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Test Pak rulers on peace: Benazir

Former Pakistani PM Benazir Bhutto said on Saturday that Indo-Pak tensions can be reduced only if democracy is restored to Pakistan.

india Updated: Dec 15, 2003 10:46 IST
HT Correspondent
HT Correspondent

Former Pakistani Prime Minister Benazir Bhutto said on Saturday that Indo-Pak tensions can be reduced only if democracy is restored to Pakistan. She urged caution over the "overt" peace statements by Pakistan's military rulers.

'PM’s proposals unrealistic'

 Pakistani PM Mir Zafarullah Khan Jamali said on Friday night Prime Minister A.B. Vajpayee's proposals on a common currency and open borders in South Asia were unrealistic. "It took Europe a long time before they settled for the euro. It is not so easy to do and will take time," he told reporters.

When asked about prospects of normalisation of relations with India, Jamali said Pakistan was pursuing a positive approach towards India for the settlement of  issues, including the core issue of Kashmir. "I am an optimist, a practical man and hope (India's) response will be positive," he said.

(Mubashir Zaidi, Islamabad)

"I'm one of those who believe that democracies do not go to war against other democracies," Benazir said in her keynote address at the 'Peace Dividend - Progress for India and South Asia', a conference organised by the Hindustan Times Leadership Initiative here.

This session of the conference was moderated by television anchor Karan Thapar. They have been friends since the 1970s, when she was the president of the Oxford Union and Thapar her counterpart at Cambridge.

The former Prime Minister based her observation on the historical record of war between India and Pakistan. "Since Independence, the three wars between India and Pakistan took place under military dictatorships. And since the destabilisation of the democratic government that I led in 1996, India and Pakistan have come close to war three times," she pointed out while claiming credit for initiating landmark initiatives for peace during her tenures as Prime Minister.

The exiled former Pakistani Premier suggested that peace overtures by the military leadership cannot be taken at face value and a dialogue is necessary to test their intentions.

"We believe that the military rulers' overt statements for normalisation of relations must be put to test. If it (their intent) is false, they will be exposed before the bar of public opinion. If it is true, the benefit will go to the people in the region," she said.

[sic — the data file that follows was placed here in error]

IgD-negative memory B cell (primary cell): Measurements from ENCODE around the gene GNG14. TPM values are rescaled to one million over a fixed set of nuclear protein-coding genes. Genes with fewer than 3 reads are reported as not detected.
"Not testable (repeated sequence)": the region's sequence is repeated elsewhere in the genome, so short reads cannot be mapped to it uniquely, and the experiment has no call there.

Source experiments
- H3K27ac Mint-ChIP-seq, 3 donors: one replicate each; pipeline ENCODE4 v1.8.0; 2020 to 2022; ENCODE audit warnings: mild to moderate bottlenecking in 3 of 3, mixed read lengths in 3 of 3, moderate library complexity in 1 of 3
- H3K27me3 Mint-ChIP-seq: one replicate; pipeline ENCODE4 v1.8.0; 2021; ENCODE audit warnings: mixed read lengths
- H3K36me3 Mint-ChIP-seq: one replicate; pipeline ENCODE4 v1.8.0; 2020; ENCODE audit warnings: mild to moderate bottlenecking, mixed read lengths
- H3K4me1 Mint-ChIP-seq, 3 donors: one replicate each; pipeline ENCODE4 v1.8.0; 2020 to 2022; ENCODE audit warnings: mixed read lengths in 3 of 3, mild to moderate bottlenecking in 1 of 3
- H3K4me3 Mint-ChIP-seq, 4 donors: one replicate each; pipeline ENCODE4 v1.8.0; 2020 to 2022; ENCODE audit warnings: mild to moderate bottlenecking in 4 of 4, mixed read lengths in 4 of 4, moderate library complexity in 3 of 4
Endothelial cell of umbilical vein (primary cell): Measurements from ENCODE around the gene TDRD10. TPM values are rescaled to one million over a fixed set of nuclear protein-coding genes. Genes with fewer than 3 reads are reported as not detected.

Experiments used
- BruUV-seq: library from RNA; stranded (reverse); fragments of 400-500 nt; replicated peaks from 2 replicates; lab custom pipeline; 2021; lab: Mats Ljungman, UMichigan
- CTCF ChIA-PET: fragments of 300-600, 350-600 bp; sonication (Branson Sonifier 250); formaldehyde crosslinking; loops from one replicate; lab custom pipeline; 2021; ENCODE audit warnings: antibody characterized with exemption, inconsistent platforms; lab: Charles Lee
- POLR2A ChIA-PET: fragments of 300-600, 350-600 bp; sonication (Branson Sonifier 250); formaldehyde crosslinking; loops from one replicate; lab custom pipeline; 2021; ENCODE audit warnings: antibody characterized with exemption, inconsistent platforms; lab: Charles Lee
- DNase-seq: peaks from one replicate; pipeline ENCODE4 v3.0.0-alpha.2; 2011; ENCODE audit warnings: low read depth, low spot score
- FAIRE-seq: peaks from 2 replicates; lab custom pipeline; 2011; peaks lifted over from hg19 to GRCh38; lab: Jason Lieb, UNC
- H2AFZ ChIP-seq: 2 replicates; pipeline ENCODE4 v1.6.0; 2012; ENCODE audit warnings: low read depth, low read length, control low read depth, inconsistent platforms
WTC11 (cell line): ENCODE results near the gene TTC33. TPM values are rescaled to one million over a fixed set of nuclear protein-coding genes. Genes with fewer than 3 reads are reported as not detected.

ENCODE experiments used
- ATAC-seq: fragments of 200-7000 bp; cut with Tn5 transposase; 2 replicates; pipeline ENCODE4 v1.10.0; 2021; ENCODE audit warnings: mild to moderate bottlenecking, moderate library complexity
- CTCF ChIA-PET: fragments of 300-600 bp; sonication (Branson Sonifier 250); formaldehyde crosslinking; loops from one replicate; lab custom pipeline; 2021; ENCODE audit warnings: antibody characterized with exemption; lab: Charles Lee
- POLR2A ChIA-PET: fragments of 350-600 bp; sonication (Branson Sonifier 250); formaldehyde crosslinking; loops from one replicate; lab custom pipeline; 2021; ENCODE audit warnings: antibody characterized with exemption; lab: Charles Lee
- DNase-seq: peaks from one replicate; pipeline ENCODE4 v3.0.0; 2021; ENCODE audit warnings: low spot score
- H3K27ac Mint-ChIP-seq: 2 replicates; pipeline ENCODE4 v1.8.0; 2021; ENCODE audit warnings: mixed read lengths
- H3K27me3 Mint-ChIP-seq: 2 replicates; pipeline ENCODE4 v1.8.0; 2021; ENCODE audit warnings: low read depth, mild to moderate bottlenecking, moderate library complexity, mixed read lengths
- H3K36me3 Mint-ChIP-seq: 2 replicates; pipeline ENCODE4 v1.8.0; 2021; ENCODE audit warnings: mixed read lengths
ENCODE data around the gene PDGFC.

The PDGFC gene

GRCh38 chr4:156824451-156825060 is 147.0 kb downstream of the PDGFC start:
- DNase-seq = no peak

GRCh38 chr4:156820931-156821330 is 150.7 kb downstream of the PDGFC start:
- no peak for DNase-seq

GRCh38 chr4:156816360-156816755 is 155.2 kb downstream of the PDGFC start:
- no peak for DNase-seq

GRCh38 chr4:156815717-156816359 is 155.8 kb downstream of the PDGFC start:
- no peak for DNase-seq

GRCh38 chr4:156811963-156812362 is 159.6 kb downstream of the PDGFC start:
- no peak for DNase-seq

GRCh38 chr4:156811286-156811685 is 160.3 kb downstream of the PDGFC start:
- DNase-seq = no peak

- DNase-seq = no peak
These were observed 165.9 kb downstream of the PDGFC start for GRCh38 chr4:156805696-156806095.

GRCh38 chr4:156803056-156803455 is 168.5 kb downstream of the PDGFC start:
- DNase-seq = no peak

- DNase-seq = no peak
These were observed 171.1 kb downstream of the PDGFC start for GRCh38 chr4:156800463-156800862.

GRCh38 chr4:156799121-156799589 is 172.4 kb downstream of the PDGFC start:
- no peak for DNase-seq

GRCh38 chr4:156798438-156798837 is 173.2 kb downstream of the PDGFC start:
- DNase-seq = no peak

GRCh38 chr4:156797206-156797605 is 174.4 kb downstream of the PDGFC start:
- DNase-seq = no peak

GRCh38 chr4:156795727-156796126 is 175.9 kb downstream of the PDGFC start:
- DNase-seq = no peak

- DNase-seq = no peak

However, while urging caution, the former Prime Minister made it clear that the Pakistan People's Party, which she leads, welcomes talks between New Delhi and Islamabad "despite the military dictatorship in my country". People are dissatisfied, she said, with the continuing confrontation.

She said the Pakistan Prime Minister's position is presently ceremonial and that the man who wields real power is the President and Army Chief General Pervez Musharraf. She advanced this reasoning to suggest a meeting between Prime Minister Vajpayee and General Musharraf when the former visits Islamabad shortly for the Saarc Summit.

But Benazir refrained from launching a personal attack on General Musharraf.

Where she did not hold back was in her praise of Prime Minister Vajpayee, whom she described as a "man of many surprises", giving him credit for doggedly pursuing peace despite the undermining of bus diplomacy and the failure of the Agra summit.

The PPP leader also appreciated New Delhi's restraint in the face of militant attacks aimed at undermining the ceasefire. "New Delhi did not make these violent incidents an excuse to mar the ceasefire," she acknowledged.

On Kashmir, she expressed the view that the territorial dispute should not be allowed to hold the Indo-Pak relationship to ransom.

This, incidentally, has also been the Indian position for a long time. She suggested that there were lessons to be learnt from the Sino-Indian experience.

"China and India have a border dispute but they do not threaten each other with war. In fact, relations between the two countries keep improving," she said, strongly suggesting that India and Pakistan move ahead towards a better relationship "without prejudice to their differing positions and perceptions (on Kashmir)".

Warning against the real danger of militants attempting to derail the peace process, she said the leaders of India and Pakistan need to discuss ways of having borders "which are soft and also safe".

The exiled Pakistani leader commended the Hurriyat Conference and indicated that her party, the PPP, considered them an integral element of the political resolution of the Kashmir issue.

"The All Parties Hurriyat Conference (APHC) has an important role to play in facilitating peaceful conditions in Srinagar as indeed in Muzaffarabad whose parties are also part of the APHC," she said.

Terming Indo-Pak trade as "ridiculously low", she cited estimates of a $14 billion annual trade potential between the two countries. She said that trade be made "an adjunct of the peace process instead of being constrained by it".

First Published: Dec 14, 2003 00:00 IST